SOME DAYS brand pictures into our brain. Neat pictures. Messy pictures.
Tuesday was my day for both.
I had two grandkids in the house.
A crew of painters swarmed the outside of the house and, for a time, sealed us all inside without warning us. And we have a dog.
Of all the days for the lawn guy to show up to pelt the lawn with drugs again (after only a couple of weeks from the last time he did it) he picks this day, the day we filled the lawn with stuff we moved away from the house to make room for the painters.
This is the day my wife needs to sleep off her previous 12-hour night shift so she can go into another 12-hour night shift. That renders her unavailable, given that she’s unconscious and all.
I held the whole thing together, with the help of my daughter who came over for a visit for a few hours while some work was being done on her house.
I lost it
I lost control in the last hour of the painting team’s day.
Buddy the Dog wanted up and out of the finished basement where my wife had been sleeping to escape the above-ground noises.
I latched Buddy onto a retractable leash because the painters had been painting the front and back doors, opening them every once in a while.
Another “once in a while” came when Buddy hit the top step into the living room.
The painter cracked the front door open so he could carefully peel protective tape off the freshly spray-painted, brilliantly white door.
This crack to the outside revealed three painters at work.
Buddy doesn’t much like humans at the front door. I’ve never seen him snap at anyone. But his bark is a lion’s roar that can make an elderly person leak.
He roared. He lunged.
My retractable leash did nothing helpful.
I wasn’t fast enough to push the thumb-controlled button that throws on the brakes. My reflex was to grab the fire-streaming thread of leash. It burnt through my grip like rope in a tug-of-war with an A-10 Warthog.
I pulled him off the door.
Too late to do the door much good, except to coat it in a texturing of black hair.
I thought that was why the painters looked so bug-eyed.
It was not.
Only when I saw the right front quarter panel of my dog did I realize why the painters looked so shocked.
Buddy was crusted in white.
Somehow, black Buddy had gotten “Supreme White” paint clear down to the bottom of his right front paw.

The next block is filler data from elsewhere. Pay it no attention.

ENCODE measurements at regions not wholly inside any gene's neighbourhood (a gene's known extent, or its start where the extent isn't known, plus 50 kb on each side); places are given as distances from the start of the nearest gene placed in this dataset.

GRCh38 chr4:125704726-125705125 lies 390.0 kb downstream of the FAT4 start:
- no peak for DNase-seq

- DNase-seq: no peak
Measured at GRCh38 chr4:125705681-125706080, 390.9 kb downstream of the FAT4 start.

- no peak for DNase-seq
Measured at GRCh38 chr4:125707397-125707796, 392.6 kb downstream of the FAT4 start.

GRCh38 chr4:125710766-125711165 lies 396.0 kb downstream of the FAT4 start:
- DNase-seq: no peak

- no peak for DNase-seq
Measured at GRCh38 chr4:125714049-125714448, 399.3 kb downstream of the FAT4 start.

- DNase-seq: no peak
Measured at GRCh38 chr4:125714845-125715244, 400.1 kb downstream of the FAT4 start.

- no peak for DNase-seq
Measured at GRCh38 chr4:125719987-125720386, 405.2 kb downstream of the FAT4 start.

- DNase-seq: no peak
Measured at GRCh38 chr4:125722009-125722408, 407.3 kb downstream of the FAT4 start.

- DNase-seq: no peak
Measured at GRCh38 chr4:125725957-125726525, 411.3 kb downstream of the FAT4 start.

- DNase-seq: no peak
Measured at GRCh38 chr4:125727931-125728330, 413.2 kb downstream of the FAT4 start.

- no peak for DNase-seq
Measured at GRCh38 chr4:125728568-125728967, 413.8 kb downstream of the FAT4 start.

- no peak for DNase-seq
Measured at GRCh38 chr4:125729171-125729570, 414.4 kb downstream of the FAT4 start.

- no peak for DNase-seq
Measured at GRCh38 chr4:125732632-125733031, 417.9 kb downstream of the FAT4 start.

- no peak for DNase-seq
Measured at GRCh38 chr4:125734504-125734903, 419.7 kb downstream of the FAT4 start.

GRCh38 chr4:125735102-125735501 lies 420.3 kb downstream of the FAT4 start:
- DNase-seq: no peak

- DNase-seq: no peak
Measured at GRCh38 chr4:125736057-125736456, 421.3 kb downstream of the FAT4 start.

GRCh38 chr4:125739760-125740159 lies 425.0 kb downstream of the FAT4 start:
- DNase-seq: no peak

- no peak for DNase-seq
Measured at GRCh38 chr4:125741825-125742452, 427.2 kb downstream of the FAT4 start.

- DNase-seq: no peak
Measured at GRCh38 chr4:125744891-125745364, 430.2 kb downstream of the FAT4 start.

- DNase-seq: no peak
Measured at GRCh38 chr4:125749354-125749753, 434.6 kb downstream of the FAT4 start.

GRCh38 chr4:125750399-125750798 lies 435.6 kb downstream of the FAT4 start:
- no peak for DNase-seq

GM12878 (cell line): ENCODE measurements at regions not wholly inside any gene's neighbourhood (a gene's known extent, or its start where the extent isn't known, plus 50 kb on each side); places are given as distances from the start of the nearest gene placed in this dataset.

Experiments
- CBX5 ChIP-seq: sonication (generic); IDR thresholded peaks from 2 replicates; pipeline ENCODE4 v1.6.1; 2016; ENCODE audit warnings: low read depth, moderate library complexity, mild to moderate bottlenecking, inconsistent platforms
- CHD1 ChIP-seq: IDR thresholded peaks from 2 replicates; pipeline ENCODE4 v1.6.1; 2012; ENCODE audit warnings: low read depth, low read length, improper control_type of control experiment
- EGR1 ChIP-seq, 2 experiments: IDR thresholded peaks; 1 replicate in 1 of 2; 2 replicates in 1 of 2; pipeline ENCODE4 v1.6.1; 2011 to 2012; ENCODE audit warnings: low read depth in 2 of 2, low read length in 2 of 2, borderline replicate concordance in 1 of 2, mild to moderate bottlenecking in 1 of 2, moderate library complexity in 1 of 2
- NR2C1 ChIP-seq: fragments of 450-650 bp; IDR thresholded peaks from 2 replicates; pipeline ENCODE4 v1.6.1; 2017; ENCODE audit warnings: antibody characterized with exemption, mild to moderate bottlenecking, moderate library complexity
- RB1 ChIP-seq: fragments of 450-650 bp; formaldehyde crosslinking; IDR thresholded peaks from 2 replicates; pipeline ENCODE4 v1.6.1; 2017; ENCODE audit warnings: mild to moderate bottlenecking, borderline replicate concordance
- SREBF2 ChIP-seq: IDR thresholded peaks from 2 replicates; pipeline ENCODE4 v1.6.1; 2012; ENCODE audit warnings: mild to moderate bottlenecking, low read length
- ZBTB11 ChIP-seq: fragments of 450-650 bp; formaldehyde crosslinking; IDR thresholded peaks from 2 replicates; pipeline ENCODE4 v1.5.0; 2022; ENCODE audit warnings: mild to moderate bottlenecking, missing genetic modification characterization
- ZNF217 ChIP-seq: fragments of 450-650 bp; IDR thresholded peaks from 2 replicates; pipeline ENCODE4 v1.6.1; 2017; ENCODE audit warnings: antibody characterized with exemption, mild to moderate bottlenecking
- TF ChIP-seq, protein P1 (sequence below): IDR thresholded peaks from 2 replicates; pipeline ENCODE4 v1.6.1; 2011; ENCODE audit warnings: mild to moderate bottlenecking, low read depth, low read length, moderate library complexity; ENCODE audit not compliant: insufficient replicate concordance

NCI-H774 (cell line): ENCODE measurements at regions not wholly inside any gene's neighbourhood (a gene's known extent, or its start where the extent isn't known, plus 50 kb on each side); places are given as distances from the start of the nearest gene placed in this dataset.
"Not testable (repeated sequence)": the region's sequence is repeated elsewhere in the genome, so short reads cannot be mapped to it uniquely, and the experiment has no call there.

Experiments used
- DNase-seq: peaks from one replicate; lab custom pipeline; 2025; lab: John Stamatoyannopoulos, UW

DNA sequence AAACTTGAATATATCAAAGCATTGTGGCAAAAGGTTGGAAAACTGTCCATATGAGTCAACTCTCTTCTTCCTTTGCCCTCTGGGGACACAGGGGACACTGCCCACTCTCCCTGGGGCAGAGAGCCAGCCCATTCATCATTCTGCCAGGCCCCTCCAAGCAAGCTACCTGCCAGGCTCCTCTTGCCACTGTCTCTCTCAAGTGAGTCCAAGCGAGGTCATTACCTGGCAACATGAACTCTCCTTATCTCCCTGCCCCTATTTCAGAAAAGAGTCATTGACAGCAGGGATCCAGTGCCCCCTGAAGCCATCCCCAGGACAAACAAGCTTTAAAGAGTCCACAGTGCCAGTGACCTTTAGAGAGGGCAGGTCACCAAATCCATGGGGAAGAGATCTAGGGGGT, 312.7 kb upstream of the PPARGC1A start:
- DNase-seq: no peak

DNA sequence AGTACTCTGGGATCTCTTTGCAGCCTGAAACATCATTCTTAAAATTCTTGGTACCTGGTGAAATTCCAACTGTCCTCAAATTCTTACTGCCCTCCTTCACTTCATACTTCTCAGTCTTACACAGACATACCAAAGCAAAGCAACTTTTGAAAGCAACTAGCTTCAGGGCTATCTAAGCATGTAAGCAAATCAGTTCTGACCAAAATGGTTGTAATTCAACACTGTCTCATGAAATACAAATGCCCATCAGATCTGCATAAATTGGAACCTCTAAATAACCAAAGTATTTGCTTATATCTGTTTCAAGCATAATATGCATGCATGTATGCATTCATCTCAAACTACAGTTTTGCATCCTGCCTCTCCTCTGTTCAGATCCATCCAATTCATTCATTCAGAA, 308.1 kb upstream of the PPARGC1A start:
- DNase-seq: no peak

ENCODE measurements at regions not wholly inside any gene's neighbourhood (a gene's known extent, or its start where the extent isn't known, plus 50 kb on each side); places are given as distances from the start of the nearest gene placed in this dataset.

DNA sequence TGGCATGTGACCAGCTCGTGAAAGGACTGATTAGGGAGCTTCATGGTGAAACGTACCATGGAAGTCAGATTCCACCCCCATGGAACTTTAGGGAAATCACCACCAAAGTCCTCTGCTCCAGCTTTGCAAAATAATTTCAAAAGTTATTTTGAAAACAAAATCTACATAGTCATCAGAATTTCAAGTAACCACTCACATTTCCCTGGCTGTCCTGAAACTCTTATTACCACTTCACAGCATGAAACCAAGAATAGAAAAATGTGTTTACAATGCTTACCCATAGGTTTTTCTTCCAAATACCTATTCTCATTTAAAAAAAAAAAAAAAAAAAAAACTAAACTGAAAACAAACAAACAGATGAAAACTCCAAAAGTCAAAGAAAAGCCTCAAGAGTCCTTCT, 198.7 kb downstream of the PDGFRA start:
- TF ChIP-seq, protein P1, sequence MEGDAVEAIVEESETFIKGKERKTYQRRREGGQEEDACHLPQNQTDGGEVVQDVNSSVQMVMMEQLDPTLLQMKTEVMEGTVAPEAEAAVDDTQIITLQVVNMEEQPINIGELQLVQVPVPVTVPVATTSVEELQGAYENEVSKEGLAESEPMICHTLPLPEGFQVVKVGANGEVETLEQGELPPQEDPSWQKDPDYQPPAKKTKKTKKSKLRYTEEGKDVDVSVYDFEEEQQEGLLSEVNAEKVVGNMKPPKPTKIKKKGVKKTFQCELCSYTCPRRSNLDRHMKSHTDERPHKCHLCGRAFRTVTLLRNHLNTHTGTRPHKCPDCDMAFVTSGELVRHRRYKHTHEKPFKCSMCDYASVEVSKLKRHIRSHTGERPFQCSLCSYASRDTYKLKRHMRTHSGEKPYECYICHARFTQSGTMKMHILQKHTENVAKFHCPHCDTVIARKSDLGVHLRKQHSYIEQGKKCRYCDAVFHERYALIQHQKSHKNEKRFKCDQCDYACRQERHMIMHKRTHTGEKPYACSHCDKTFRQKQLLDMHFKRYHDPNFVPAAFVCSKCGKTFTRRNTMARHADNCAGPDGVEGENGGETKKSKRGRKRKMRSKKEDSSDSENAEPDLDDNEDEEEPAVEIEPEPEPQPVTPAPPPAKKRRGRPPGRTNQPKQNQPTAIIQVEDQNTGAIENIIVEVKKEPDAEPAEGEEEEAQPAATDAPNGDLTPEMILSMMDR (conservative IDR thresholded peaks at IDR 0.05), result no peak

We did not have polka dotted carpet before then.
I yelled down to the basement, “I need your help!”
My wife came up dressed in a housecoat, ready to hunt bear.
I gave her the dog.
She took him into the bathroom, while I tried to figure out what to do about the carpet. The painters could deal with the door.
I googled “how to get paint off carpet.”
“Soap and water with a paper towel” came up first. I didn’t have time for anything second.
I stepped into the bathroom and there stood Buddy trembling with fear.
I have never seen him tremble like that.
Any anger I had—and I had anger—melted away in that moment.
I would have hugged him, except he was painted and I was wearing my best cargo shorts.
My wife cleaned every bit of paint off of him. Fortunately the paint was water-based.
I got the paint up off the carpet so well that the spots and the area around each spot now looks incredibly clean. Polka dot clean.
Big deal. Carpets can’t tremble.
Evening fell, the painters left, and I took Buddy for a walk.
Somewhere during the day I had managed to take a few pictures of my granddaughter and me. Those are the images I prefer to remember. Trying to keep it positive.
Bible verses for hard days
Don’t swear, be happy
“When troubles of any kind come your way, consider it an opportunity for great joy. For you know that when your faith is tested, your endurance has a chance to grow” (James 1:2-3 NLT).
We’re clueless, but cheerful
“When times are good,
you should be cheerful;
when times are bad,
think what it means.
God makes them both
to keep us from knowing
what will happen next” (Ecclesiastes 7:14 CEV).
Steve’s paraphrase of Bible verses for hard days
If you swear, call 911
“When your black dog runs into your newly painted white front door, wake your significant other and kindly invite them to express their significance. Explain that your faith is being tested and your endurance just took the last train to Hermann” (James 1:2-3, Applied Paraphrase).
We’re cheerful, but clueless
“In the good times
In the bad times
tears in your beers.
cheers, tears, and beers.
We don’t know what tomorrow brings
but we know who brings tomorrow.
So cheers, warm water, soap, and paper towels” (Ecclesiastes 7:14, Applied Paraphrase).
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